Long in the making, the start-up date for USDA’s new Public Health Information System (PHIS) is now just two weeks away on May 29. It will replace the Performance Based Inspection System at all regulated USDA establishments and for all meat and poultry imports and exports.
Dr. Elisabeth Hagen, USDA under secretary for food safety, has hailed the coming of PHIS as a method of “arming our inspectors with a powerful tool, on the ground, to carry out USDA’s food safety mission more effectively.”
Hagen says the new single database designed to gather, collate and use all data collected by the Food Safety and Inspection Service’s (FSIS’s) entire inspection regime is not just a change out in the IT system, but an entirely new inspection infrastructure.
That new infrastructure includes more discretion for FSIS inspectors as they go about their daily work. The old Performance Based Inspection System apparently spit out a list of “scheduled” tasks for inspectors to accomplish each day.
The new PHIS produces daily calendars for inspectors with suggestions based on the entire establishment data, which is readily available.
Individual inspectors will be able to decide when to perform a task, according to attorney Dennis J. Johnson with the Washington D.C. law firm of Olsson Frank Weeda Terman Bode Matz PC. Johnson, an expert in food safety and regulation, has written on numerous occasions about the PHIS ramp-up for The National Provisioner, a meat and poultry processing industry journal.
According to Johnson, PHIS will result in more thorough documentation of regulatory violations because it will generate a “pick list” for inspectors to use in recording the reasons behind their actions.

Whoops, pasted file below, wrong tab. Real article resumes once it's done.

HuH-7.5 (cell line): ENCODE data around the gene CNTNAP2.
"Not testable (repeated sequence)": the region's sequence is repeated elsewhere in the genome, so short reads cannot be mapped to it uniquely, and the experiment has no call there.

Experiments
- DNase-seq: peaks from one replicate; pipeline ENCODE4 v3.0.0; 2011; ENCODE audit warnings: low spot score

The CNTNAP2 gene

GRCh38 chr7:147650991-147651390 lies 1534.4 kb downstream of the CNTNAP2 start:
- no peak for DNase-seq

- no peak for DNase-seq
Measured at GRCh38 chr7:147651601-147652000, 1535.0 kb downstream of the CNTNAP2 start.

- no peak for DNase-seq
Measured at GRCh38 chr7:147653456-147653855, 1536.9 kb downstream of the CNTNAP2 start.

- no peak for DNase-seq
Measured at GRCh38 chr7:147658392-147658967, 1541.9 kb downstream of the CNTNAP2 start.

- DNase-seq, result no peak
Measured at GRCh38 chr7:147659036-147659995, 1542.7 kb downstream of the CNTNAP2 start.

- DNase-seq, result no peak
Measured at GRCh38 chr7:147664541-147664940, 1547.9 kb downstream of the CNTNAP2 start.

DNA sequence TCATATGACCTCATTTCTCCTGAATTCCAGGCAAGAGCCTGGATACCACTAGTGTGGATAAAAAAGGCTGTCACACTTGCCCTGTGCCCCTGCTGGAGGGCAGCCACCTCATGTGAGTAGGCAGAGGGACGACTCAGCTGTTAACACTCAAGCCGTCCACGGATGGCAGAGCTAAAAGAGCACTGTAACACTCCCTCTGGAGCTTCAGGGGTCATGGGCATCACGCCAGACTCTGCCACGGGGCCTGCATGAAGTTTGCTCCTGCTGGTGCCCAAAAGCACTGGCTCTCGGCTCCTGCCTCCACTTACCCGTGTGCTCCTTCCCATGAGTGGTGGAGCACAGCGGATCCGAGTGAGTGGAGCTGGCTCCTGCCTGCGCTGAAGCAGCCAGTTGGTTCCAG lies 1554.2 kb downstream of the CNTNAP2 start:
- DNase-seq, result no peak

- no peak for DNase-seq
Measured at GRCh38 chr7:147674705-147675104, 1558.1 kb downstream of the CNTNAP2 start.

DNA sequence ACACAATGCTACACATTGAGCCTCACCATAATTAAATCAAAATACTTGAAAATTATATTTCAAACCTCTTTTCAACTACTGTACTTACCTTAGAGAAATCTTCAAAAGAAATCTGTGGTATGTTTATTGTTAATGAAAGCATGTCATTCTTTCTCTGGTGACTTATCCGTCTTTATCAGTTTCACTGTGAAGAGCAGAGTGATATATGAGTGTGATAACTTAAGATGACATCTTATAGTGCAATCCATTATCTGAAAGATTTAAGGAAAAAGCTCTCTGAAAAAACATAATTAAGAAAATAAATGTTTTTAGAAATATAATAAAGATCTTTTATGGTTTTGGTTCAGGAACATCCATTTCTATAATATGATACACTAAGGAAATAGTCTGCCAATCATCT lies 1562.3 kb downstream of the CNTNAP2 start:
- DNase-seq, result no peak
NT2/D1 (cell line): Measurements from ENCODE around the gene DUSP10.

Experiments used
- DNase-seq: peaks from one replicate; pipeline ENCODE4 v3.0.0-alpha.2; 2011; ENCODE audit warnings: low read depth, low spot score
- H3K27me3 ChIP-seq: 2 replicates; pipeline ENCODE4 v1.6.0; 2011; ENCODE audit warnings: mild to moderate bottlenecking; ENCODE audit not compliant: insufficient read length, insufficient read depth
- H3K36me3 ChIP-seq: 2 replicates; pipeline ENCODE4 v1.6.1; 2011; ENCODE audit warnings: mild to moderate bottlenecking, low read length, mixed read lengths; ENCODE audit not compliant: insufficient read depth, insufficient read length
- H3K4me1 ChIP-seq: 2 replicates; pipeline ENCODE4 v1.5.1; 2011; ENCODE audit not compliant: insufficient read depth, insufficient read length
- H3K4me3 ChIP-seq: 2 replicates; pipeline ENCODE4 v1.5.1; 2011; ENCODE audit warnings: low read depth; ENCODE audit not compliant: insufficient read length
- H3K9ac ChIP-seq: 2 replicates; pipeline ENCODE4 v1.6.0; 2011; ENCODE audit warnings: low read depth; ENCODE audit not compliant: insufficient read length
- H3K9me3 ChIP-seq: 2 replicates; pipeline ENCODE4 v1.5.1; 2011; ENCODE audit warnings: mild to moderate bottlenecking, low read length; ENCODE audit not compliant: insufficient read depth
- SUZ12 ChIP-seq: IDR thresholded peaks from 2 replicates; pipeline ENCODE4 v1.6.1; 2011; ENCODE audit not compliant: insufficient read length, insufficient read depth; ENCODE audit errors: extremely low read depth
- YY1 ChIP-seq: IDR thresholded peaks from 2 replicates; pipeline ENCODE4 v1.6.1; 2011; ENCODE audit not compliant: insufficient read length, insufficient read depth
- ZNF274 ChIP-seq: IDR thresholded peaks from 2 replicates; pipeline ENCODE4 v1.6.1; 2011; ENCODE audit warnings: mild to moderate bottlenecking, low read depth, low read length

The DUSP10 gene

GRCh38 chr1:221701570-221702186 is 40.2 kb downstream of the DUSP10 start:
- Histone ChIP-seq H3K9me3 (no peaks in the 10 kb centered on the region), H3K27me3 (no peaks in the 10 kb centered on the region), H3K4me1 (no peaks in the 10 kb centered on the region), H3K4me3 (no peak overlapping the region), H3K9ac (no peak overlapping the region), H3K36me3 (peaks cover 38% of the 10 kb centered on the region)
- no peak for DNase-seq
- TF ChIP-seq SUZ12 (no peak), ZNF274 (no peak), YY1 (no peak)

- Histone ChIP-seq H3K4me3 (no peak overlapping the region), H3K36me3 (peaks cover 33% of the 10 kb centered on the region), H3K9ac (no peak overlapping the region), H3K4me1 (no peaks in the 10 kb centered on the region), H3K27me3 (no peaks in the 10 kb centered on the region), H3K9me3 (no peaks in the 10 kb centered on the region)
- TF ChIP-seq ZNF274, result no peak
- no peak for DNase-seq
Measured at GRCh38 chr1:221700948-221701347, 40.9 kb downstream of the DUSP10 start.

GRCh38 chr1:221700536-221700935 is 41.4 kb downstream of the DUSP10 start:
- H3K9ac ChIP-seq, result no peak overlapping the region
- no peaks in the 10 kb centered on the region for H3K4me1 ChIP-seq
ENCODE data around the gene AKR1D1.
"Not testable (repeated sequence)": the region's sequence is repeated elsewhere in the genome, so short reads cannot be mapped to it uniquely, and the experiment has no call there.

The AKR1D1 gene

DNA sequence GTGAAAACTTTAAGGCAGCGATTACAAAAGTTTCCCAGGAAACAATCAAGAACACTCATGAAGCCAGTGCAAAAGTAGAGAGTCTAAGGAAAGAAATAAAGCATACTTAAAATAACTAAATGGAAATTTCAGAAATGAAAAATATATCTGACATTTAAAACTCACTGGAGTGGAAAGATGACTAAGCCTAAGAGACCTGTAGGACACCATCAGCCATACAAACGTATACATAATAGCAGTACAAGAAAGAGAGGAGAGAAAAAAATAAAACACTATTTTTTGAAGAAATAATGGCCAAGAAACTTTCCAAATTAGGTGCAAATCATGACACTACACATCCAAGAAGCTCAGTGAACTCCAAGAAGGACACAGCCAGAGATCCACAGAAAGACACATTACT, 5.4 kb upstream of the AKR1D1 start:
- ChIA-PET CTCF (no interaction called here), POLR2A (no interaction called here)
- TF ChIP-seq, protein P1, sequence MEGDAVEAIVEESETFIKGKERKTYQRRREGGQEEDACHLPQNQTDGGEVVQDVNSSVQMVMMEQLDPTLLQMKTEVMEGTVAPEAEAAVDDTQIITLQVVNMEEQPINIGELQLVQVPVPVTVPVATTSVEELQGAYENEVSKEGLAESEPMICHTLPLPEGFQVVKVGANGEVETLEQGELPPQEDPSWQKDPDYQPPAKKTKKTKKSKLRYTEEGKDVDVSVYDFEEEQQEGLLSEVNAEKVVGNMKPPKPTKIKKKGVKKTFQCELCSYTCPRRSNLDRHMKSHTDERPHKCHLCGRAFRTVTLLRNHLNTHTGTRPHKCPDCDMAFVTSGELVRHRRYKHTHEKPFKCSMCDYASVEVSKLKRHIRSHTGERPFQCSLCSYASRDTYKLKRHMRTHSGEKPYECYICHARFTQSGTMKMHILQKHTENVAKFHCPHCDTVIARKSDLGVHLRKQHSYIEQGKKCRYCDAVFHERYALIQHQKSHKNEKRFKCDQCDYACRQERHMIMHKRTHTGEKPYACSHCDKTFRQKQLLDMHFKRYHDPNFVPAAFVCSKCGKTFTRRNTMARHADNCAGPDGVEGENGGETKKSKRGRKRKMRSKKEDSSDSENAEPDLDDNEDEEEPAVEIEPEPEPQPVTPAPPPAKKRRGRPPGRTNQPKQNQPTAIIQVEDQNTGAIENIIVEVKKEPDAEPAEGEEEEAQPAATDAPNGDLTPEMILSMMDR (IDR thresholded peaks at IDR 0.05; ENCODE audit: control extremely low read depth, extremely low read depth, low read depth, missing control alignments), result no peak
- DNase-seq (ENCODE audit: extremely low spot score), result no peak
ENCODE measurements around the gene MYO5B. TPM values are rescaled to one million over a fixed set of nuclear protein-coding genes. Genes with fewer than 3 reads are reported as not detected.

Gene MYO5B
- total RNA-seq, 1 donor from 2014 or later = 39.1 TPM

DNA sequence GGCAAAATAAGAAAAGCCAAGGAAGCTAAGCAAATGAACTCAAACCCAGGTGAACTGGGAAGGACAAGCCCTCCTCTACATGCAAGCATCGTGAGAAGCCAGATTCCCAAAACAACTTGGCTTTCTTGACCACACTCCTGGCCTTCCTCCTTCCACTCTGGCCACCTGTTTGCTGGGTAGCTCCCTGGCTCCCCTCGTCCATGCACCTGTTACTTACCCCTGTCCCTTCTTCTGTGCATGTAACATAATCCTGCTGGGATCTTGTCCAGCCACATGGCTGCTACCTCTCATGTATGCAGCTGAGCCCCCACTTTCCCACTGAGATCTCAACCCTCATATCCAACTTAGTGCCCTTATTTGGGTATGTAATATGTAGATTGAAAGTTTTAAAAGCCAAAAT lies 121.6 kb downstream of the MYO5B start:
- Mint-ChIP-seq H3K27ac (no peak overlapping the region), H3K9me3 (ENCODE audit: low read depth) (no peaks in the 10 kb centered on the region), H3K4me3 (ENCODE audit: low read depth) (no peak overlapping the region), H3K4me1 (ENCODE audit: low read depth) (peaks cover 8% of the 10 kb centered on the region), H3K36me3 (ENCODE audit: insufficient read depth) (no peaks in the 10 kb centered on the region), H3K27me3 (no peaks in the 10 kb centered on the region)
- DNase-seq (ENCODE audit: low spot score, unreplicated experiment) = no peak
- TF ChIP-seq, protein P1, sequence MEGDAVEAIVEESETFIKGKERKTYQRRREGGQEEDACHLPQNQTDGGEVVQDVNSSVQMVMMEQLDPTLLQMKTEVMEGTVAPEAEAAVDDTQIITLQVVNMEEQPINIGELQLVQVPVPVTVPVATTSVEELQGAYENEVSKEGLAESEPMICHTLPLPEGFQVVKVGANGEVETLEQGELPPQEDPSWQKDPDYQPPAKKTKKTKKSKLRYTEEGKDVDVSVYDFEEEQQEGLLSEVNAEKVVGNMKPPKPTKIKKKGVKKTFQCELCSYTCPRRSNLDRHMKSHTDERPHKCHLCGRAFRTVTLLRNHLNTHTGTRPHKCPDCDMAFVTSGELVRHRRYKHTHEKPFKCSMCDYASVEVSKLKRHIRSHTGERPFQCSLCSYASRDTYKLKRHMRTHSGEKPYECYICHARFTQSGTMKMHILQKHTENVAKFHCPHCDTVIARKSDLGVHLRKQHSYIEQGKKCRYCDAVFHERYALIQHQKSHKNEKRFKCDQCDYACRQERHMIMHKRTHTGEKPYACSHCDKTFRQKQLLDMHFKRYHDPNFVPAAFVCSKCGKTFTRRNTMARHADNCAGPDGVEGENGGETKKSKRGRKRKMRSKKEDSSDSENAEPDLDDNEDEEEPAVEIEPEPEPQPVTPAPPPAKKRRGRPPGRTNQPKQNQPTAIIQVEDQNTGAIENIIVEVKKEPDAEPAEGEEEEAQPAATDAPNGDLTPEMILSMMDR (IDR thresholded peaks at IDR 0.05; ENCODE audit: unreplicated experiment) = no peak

The new PHIS is going to put the plant’s entire profile at the fingertips of inspectors, including non-compliance records, appeals, Food Safety Assessment reports, test results, recall actions, memorandums from interviews, and other information like the establishment’s entire Hazard Analysis and Critical Control Points Plan (HACCP).
“The mere accumulation of damaging data is valueless if FSIS is unwilling to act upon it, ” said agency critic and small plant advocate John Munsell in a PHIS review published last year in Food Safety News. Munsell does see the new system as “dynamic” with the potential for accountable enforcement actions, ending what he has argued is the “carte blanche” authority by ranking FSIS officials.
Domestic establishments are first in line for using PHIS, but USDA has already notified foreign governments and importers of the coming change to the new data system. May 29 is also the day all FSIS import regions are scheduled to make the switch.
Hagen says PHIS is a tool for better protecting public health, and that its success in more than 6,000 establishments regulated by USDA will depend upon the inspectors themselves.